|The Witch in Snow White|
When I was growing up, I had one view of witches: the hairy-chinned, warty-nosed hag with the pointy hat. If she was stirring a cauldron of luminous green liquid, so much the better. Cackling on a broom was a given; a black cat familiar was just icing on the cake. Like Dorothy in The Wizard of Oz, I thought that all witches were “old and ugly.”
The identification of witchcraft with old women has a long history. Many folk and fairy tales dating back centuries feature a crone figure, sometimes with magical powers, such as the Slavic witch Baba Yaga, whose name is often translated as Grandmother Yaga. Shakespeare’s Macbeth features iconic scenes of witches described as “secret, black, and midnight hags” whose appearance is “so withered and so wild” that they look unearthly.
The positive side of the crone-witch is the preserver of memory, the bone gatherer with her folk remedies and midwifery skills. She is aged but ageless, in tune with deeper truths of the universe, like Mrs. Whatsit from Madeleine L’Engle’s A Wrinkle in Time. At the same time, she represents winter, death, and endings. Even in her darker connotations, though, the crone witch is not always evil as much as an uncanny figure whose goals may not be in line with the people who seek her help (as with Macbeth).
As I grew up, I realized that life was not that easily compartmentalized: not all villains twirl their mustaches, not all devils have pointy tails, and not all witches were old women. I encountered the even-more frightening figure of the witch who hides evil behind a lovely face. She is the mother-witch figure: a figure of fertility, sexuality, and power. While this figure can be good, Glinda was wrong when she told Dorothy that “only bad witches are ugly.” In many fairy tales, specifically those in the Aarne-Thompson 709 grouping (the same grouping where we find Snow White), the beautiful woman seeks to maintain her beauty and power at the expense of the life of an innocent. In the Scottish fairy tale "Silver-Tree and Gold-Tree," the queen Silver-Tree seeks to kill her daughter Gold-Tree for being more beautiful than she is. Like in the Snow White story, she asks to eat one of her daughter’s organs — in this case, her liver. When that fails, she stabs Gold-Tree’s finger with a poisoned splinter, and when that fails, she tries to poison her with a “precious drink.”
It is not explicitly stated that Silver-Tree is a witch. Perhaps she’s just a jealous queen. Perhaps all of her methods of murdering Gold-Tree are mundane, simply rat poison well-applied. But I don’t think so. Eating someone’s vital organ could merely be a handy way to prove that they are dead, and therefore no longer a threat to one’s status. But I think there is a more sinister reason that this story, and many others like it, demand the heart, lungs, liver, intestines, or a vial of blood from the young girl. In an act of black magic, the woman is taking the girl’s essence, using it to stay young and beautiful, similar to stories that circulated about Countess Elizabeth Bathory bathing in the blood of virgins to maintain her youth.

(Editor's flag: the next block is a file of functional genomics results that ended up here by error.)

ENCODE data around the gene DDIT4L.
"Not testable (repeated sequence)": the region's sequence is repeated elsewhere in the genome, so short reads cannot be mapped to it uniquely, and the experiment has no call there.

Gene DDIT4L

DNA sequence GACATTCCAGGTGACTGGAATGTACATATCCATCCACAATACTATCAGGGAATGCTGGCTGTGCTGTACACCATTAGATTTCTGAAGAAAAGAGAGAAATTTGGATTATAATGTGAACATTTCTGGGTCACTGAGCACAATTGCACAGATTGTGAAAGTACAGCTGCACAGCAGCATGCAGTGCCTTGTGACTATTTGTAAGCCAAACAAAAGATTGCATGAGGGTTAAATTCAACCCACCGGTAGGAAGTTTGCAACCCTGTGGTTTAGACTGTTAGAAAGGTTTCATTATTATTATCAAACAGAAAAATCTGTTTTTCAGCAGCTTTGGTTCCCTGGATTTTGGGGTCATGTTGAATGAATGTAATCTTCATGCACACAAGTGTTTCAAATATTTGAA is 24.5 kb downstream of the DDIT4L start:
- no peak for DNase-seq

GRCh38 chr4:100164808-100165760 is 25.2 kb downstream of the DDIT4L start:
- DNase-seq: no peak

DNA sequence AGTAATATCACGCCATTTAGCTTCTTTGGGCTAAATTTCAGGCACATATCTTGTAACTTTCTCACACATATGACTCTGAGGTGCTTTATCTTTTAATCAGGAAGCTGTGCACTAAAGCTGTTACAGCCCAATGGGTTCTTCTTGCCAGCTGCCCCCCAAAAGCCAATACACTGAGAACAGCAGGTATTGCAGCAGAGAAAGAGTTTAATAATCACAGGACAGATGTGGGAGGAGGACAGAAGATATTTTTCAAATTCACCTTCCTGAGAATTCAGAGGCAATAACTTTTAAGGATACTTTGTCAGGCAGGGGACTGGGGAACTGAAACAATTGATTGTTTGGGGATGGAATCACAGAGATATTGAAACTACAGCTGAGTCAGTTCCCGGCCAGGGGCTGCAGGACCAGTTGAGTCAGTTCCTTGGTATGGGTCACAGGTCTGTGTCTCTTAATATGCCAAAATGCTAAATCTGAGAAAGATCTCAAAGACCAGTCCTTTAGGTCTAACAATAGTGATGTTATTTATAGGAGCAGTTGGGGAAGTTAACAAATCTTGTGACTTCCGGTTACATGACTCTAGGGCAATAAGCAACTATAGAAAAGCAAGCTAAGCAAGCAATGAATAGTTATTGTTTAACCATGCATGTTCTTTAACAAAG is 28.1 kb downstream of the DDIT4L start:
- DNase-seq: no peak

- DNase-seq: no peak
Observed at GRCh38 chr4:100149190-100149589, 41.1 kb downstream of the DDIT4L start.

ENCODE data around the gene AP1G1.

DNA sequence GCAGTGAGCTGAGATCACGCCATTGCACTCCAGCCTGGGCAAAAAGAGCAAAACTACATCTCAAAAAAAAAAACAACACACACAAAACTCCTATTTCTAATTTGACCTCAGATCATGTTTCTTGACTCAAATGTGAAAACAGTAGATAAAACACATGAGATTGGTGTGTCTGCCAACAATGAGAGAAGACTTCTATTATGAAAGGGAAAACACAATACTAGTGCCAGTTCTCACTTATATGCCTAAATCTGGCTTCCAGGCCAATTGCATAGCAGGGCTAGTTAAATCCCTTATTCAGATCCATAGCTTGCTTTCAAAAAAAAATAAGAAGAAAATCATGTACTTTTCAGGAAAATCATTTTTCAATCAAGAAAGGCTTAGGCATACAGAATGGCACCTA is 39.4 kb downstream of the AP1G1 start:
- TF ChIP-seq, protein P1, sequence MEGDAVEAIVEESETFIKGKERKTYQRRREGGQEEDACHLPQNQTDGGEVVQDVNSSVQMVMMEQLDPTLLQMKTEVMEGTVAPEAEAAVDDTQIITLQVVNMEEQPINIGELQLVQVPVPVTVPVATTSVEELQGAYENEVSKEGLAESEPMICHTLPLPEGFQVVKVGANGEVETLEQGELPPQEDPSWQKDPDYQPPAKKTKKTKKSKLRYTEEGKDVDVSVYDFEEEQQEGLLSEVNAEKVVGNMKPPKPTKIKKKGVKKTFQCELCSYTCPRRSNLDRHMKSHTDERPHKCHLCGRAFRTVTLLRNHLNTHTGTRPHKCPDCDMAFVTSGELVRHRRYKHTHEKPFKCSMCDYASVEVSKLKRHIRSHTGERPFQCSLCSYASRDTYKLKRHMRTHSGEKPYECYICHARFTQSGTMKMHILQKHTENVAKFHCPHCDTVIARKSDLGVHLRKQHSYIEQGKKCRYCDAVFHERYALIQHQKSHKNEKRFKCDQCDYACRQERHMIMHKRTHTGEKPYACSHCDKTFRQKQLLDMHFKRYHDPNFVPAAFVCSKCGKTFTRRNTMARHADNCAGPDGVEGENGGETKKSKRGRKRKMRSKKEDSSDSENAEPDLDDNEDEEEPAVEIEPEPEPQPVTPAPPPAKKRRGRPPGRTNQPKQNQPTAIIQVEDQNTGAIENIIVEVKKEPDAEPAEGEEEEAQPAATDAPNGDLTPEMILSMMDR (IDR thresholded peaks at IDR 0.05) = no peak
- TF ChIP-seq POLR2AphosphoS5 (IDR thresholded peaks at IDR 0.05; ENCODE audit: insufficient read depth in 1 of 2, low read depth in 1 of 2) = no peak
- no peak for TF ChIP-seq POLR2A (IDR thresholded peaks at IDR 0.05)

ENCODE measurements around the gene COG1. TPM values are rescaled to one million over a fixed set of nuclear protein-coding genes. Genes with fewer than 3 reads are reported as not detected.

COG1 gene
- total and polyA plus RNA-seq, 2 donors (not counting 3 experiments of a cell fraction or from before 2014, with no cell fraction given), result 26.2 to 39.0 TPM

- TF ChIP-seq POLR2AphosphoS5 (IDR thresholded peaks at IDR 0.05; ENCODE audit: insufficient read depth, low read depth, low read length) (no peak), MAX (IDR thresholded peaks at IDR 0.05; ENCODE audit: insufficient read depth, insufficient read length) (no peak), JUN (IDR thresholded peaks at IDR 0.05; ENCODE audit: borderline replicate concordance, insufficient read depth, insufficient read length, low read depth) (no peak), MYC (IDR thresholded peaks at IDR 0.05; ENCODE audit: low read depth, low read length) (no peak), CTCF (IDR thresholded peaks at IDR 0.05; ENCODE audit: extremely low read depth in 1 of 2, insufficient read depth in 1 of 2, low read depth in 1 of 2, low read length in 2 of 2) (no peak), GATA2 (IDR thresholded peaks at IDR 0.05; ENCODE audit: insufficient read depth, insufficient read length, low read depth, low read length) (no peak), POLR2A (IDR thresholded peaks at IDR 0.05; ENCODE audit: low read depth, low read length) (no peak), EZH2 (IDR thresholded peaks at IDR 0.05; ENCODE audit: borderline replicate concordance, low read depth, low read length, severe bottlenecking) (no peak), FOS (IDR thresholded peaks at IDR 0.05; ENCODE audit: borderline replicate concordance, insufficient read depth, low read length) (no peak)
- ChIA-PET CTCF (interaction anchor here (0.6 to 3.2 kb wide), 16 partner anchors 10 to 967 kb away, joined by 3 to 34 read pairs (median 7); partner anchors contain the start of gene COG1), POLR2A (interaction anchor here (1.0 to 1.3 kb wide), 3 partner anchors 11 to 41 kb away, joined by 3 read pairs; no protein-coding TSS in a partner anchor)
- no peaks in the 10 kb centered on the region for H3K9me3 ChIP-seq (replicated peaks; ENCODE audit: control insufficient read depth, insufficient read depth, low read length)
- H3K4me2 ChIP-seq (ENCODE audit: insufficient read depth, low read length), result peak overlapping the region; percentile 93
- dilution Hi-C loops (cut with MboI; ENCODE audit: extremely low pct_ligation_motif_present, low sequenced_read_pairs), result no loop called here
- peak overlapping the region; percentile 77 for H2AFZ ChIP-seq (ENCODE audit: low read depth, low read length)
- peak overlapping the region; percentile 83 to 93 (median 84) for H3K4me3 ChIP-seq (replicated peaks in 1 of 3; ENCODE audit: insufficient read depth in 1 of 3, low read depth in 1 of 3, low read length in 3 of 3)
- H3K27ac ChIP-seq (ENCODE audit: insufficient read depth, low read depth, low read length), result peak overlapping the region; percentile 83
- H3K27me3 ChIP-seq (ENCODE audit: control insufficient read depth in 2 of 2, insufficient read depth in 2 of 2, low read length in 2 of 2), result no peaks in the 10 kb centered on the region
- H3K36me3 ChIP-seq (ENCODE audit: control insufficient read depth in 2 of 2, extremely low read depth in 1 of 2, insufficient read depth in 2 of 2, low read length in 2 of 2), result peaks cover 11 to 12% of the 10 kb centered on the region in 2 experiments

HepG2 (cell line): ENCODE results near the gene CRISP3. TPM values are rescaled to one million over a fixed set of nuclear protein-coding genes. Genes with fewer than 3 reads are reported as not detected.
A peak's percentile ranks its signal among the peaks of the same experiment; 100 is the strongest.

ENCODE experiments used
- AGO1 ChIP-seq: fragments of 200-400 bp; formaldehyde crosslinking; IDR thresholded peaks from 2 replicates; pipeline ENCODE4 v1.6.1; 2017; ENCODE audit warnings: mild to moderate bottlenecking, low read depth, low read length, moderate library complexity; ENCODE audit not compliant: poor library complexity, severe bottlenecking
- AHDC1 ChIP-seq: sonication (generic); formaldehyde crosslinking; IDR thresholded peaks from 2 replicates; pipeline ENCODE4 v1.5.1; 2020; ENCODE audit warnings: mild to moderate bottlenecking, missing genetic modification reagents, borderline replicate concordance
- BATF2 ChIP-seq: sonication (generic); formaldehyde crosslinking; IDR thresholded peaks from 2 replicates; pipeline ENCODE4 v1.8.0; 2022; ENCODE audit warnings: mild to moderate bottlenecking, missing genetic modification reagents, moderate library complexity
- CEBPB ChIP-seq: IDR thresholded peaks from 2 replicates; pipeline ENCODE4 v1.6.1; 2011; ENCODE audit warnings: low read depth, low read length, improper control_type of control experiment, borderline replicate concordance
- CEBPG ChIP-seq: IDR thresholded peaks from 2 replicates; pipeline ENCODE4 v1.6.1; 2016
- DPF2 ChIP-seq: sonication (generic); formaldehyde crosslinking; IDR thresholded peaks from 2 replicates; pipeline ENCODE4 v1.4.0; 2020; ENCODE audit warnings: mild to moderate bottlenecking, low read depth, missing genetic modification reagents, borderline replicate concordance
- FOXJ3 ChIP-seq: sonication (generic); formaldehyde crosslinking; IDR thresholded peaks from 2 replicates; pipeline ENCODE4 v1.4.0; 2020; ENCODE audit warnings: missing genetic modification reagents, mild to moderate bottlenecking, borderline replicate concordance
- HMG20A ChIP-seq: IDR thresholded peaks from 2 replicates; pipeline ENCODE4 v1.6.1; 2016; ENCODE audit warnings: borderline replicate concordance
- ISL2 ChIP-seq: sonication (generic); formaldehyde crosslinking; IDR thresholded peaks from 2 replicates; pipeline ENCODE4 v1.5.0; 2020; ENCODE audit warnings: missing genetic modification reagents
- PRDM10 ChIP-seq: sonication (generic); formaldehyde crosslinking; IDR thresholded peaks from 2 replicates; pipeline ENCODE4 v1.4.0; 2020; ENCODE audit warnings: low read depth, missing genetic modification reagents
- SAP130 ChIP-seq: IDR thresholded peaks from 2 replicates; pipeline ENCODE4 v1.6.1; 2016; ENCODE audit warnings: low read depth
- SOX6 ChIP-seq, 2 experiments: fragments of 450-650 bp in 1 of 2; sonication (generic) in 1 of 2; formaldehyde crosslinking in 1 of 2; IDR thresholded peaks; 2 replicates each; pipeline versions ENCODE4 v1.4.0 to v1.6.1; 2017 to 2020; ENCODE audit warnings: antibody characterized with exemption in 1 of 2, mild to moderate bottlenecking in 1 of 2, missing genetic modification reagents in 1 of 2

What’s behind these stories is complicated, but it’s clear that the concept of the mother-witch is bound up with sexuality. On the one hand, these horrific Snow White narratives mirror misogynistic fears of the mature woman as a sexual being. In medieval and early modern literature, there are concerns that women who know about sex can be corrupting influences on young women and men of any age. By passing on their knowledge of the arts of seduction, they can ruin a young girl’s innocence. By using their own knowledge of the arts of seduction, they can ruin a man’s reason, his reputation, his very life. The Malleus maleficarum, an early-modern treatise on witches, says that “all witchcraft comes from carnal lust, which is in women insatiable.”
So it’s no coincidence that charges of witchcraft, along with charges of incest and adultery, were brought against Anne Boleyn in her trial. Here was a woman who, in the public imagination, brought church, king, and country to its knees. Of course she was using some kind of weird sexy ju-ju to get inside Henry VIII’s head! Another early modern trial, that of Frances Howard, involved charges of magically-induced impotence (and inspired Thomas Middleton to write his play, The Witch, from which scenes in Macbeth were later taken). These stories blur the borders between sex and magic until every sexually-experienced woman becomes a potential witch. With these fears in mind, it only makes sense that fairy tales might portray the triumph of innocence and purity over sex-appeal and knowledge.
On the other hand, the portrayal of the beautiful mother-witch hearkens back to ancient pagan goddesses of fertility and life. The primeval procreative power that women have has always been mysterious and awe-inspiring. We see these positive aspects of the mother-witch in medieval tales of fairy queens who enrapture young knights, as in the lay of Lanval by Marie de France*. Lanval meets a young woman whose body was “well-shaped and sweet.” She offers him her love, “and what’s more, her body!” In the end, she rescues him from execution, bearing him off to Faerie and joy forever. We also see the life-giving aspects in the fairy godmothers that populate French fairytales. These marvelous women act as donors, giving treasure, talent, and luck to young men or women who need their help — often leading them to love and families of their own, perpetuating the cycle of life.
*Perhaps too fascinating. My students told me I talked about sex too much, although, as one of them said, that was “typical for an English class.”
*The divine Mallory Ortberg has a great post on The Toast about the lays/lais of Marie de France. Enjoy!